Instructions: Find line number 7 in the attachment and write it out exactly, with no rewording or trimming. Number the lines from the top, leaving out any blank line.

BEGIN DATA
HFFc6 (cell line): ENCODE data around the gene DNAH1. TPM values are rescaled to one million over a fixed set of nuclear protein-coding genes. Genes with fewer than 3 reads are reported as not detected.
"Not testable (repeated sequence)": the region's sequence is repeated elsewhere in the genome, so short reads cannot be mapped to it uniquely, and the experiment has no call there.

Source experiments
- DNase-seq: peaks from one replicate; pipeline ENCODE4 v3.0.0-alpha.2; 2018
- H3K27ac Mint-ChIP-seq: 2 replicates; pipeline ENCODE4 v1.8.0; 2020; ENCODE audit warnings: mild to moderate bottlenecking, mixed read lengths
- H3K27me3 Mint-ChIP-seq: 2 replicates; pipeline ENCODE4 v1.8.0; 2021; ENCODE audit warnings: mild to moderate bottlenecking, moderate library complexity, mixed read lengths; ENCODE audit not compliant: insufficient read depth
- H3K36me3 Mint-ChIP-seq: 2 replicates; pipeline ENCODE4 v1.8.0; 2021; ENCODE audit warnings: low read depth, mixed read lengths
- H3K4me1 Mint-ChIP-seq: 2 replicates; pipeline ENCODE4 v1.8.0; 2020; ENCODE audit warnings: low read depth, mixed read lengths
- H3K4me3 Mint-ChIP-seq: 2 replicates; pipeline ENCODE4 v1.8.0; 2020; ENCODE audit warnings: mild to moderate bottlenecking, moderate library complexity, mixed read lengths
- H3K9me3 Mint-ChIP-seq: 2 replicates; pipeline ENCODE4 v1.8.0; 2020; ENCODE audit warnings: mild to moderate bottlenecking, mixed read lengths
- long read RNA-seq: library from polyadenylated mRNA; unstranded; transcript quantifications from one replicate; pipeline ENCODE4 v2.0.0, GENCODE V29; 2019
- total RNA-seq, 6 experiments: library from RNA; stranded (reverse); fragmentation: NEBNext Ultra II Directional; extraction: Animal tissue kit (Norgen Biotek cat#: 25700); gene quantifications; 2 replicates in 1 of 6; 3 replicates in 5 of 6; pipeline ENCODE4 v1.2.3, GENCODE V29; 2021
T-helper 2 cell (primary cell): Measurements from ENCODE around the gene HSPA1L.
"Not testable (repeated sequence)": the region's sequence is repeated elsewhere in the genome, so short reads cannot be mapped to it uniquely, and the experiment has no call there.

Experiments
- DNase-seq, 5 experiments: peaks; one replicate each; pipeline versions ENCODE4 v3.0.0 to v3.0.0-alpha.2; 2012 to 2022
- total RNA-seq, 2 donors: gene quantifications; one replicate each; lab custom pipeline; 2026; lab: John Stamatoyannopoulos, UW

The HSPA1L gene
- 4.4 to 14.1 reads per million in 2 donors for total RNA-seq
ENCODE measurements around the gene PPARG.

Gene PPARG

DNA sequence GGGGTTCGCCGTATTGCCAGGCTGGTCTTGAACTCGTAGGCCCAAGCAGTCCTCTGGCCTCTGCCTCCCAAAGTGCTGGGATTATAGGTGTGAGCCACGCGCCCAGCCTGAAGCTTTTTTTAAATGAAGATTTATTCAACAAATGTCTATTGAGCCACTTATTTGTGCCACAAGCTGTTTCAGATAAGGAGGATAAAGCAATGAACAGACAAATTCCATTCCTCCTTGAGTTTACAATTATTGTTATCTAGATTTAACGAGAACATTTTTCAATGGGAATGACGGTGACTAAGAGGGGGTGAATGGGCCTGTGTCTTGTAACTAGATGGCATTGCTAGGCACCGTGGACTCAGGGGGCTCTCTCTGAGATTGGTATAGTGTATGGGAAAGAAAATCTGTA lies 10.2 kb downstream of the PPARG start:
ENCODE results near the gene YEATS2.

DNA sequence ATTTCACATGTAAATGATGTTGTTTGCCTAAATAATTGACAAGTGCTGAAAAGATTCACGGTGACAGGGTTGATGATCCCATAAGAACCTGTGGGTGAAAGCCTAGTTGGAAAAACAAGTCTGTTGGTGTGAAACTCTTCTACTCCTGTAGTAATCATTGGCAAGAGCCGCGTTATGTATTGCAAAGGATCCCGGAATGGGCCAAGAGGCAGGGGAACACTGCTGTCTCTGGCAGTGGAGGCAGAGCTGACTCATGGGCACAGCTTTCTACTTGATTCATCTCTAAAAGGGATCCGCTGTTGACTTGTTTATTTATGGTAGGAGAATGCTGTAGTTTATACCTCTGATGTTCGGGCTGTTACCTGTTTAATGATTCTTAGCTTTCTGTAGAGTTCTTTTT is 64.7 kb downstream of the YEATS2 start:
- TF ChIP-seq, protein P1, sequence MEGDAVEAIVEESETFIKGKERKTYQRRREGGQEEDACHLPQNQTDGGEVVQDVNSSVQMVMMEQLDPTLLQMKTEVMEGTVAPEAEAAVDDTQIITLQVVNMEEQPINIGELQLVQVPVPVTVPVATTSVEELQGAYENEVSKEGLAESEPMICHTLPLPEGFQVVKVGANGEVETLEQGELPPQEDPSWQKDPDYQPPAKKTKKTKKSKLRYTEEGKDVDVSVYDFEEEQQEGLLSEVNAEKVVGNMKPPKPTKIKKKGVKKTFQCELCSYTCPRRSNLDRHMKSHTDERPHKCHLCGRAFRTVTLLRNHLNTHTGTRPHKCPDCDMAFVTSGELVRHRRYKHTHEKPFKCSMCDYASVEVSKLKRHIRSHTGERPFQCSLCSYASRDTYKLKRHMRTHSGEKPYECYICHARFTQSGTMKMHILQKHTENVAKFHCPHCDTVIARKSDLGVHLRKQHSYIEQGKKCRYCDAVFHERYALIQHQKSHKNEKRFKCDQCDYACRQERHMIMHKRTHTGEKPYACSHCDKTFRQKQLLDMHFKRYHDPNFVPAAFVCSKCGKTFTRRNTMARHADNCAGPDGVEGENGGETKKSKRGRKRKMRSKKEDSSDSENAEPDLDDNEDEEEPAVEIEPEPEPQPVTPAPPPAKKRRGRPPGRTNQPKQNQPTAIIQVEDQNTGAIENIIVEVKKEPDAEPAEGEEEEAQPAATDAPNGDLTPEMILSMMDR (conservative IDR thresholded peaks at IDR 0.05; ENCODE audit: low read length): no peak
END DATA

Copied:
- H3K36me3 Mint-ChIP-seq: 2 replicates; pipeline ENCODE4 v1.8.0; 2021; ENCODE audit warnings: low read depth, mixed read lengths